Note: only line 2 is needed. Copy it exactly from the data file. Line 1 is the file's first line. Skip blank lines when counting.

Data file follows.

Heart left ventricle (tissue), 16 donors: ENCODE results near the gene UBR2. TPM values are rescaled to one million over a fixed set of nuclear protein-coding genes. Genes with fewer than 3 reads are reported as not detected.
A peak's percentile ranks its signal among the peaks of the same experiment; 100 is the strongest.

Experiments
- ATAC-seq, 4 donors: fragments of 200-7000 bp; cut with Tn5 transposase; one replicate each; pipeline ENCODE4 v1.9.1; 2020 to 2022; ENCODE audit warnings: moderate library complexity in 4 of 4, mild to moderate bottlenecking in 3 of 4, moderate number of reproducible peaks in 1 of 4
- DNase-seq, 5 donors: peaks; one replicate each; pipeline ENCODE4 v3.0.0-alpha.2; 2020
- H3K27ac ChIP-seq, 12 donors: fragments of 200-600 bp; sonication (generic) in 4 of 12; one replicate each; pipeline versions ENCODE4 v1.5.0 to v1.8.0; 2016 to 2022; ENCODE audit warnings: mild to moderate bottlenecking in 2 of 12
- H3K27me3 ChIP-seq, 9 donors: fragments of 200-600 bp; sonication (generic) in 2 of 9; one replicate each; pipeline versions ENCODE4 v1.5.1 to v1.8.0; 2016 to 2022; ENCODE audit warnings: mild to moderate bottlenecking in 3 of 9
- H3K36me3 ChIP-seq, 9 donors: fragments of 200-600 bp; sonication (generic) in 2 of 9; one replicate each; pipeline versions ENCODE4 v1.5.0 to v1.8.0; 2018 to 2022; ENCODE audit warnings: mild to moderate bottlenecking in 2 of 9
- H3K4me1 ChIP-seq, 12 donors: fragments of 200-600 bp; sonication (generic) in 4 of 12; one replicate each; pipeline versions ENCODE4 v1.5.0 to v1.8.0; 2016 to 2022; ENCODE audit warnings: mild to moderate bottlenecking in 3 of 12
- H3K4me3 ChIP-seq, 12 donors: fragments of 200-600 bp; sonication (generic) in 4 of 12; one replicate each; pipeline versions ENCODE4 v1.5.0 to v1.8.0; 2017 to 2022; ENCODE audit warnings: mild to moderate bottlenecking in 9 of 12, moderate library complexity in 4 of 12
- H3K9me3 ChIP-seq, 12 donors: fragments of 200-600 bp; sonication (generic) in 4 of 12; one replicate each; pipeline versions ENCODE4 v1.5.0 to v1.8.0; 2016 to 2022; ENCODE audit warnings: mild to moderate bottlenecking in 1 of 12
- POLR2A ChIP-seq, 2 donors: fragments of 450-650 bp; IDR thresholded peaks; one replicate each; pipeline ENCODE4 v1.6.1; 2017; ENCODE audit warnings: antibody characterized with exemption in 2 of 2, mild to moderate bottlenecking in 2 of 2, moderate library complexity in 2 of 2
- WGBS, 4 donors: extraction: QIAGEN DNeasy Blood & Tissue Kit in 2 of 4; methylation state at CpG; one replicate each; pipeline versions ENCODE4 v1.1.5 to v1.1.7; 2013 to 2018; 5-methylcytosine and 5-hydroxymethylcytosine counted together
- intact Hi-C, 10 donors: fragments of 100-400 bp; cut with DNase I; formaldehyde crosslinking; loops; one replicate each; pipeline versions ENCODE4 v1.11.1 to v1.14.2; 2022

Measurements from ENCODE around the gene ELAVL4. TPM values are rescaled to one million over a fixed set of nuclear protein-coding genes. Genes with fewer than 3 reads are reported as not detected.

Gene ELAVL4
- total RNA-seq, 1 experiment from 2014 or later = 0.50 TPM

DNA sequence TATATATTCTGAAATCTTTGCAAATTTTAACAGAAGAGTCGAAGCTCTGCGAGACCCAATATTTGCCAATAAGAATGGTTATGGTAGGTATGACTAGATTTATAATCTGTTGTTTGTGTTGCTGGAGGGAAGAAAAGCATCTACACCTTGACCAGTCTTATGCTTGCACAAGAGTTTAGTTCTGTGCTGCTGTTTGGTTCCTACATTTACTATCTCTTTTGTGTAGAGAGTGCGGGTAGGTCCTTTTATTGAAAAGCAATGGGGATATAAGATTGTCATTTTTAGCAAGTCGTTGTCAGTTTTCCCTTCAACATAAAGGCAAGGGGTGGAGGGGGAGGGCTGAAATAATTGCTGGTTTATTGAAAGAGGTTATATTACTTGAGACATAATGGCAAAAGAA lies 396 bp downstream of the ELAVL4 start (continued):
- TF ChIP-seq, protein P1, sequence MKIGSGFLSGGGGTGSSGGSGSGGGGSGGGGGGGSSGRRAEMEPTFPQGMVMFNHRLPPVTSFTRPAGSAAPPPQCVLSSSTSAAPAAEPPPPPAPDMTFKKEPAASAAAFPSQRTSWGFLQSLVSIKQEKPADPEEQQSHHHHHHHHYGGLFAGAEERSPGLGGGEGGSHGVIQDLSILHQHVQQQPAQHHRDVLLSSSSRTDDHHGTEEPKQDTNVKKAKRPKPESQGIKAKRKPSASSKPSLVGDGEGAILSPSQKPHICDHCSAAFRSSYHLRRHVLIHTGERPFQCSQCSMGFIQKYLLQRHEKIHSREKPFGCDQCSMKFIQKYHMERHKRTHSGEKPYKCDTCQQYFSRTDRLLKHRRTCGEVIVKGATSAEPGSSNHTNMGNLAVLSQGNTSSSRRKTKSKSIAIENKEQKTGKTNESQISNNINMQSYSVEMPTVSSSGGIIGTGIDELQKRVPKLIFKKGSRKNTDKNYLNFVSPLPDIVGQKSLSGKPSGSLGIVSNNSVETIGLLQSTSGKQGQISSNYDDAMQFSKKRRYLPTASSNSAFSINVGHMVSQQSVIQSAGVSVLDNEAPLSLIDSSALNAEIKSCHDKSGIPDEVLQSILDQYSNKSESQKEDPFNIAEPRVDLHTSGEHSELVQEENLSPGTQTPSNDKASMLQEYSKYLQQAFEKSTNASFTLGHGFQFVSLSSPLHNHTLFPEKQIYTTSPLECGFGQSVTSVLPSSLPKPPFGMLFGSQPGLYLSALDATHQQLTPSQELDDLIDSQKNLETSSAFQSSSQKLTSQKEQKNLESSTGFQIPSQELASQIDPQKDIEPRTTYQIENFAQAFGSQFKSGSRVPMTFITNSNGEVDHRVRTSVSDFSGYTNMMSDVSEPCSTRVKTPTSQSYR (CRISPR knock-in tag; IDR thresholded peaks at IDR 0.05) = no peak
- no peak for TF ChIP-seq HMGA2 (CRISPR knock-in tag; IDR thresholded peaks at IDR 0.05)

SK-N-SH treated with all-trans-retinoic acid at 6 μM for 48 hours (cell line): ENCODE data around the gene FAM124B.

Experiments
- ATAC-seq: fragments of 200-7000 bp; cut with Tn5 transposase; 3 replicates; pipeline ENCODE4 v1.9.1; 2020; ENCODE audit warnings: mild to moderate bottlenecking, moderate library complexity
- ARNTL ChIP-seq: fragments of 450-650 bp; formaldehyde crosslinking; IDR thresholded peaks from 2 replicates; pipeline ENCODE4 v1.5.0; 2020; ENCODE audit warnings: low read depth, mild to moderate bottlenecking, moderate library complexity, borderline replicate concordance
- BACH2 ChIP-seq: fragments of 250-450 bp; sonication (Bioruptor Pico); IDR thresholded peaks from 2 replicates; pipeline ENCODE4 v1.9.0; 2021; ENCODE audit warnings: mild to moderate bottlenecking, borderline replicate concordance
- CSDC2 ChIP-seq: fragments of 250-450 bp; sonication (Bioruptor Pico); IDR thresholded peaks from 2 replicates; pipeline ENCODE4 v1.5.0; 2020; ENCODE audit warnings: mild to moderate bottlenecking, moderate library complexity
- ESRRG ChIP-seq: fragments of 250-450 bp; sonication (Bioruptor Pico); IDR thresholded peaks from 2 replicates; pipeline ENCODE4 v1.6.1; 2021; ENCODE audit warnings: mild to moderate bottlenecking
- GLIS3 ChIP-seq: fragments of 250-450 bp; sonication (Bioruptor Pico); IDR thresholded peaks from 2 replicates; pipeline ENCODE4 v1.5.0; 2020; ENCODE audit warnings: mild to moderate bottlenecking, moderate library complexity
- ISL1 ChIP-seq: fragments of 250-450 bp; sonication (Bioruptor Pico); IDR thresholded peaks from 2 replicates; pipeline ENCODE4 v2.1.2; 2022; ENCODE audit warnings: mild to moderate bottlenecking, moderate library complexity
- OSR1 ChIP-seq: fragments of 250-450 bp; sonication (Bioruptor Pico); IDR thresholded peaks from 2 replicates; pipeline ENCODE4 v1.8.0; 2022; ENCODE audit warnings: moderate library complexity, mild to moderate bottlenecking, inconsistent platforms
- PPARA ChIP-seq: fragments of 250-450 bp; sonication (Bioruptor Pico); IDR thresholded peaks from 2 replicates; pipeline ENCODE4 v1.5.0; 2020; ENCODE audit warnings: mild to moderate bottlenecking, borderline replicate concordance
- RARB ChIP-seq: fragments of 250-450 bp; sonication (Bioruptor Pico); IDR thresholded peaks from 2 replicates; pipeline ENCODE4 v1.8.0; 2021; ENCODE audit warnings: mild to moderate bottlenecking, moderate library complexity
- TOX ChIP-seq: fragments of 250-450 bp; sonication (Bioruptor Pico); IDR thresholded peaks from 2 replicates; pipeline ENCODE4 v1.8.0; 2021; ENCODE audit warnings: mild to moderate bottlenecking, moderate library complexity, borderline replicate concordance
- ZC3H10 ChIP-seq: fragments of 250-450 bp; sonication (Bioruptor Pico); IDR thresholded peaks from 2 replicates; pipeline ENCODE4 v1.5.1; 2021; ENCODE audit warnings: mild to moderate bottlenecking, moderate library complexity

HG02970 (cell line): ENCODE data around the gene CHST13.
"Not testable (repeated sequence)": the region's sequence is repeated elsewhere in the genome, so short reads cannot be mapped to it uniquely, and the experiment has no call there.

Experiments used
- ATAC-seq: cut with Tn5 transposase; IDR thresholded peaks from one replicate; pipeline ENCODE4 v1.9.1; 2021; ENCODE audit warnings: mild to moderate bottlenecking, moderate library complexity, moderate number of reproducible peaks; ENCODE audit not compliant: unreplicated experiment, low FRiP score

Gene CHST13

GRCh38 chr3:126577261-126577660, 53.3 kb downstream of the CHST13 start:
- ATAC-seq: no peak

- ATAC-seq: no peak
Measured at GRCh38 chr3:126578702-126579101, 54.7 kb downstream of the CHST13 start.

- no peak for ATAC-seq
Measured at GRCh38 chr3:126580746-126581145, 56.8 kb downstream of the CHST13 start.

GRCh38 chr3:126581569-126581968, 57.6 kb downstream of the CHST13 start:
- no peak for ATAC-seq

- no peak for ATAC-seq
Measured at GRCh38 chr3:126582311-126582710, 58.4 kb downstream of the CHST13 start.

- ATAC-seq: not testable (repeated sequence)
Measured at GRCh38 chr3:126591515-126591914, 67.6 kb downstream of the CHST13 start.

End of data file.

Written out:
A peak's percentile ranks its signal among the peaks of the same experiment; 100 is the strongest.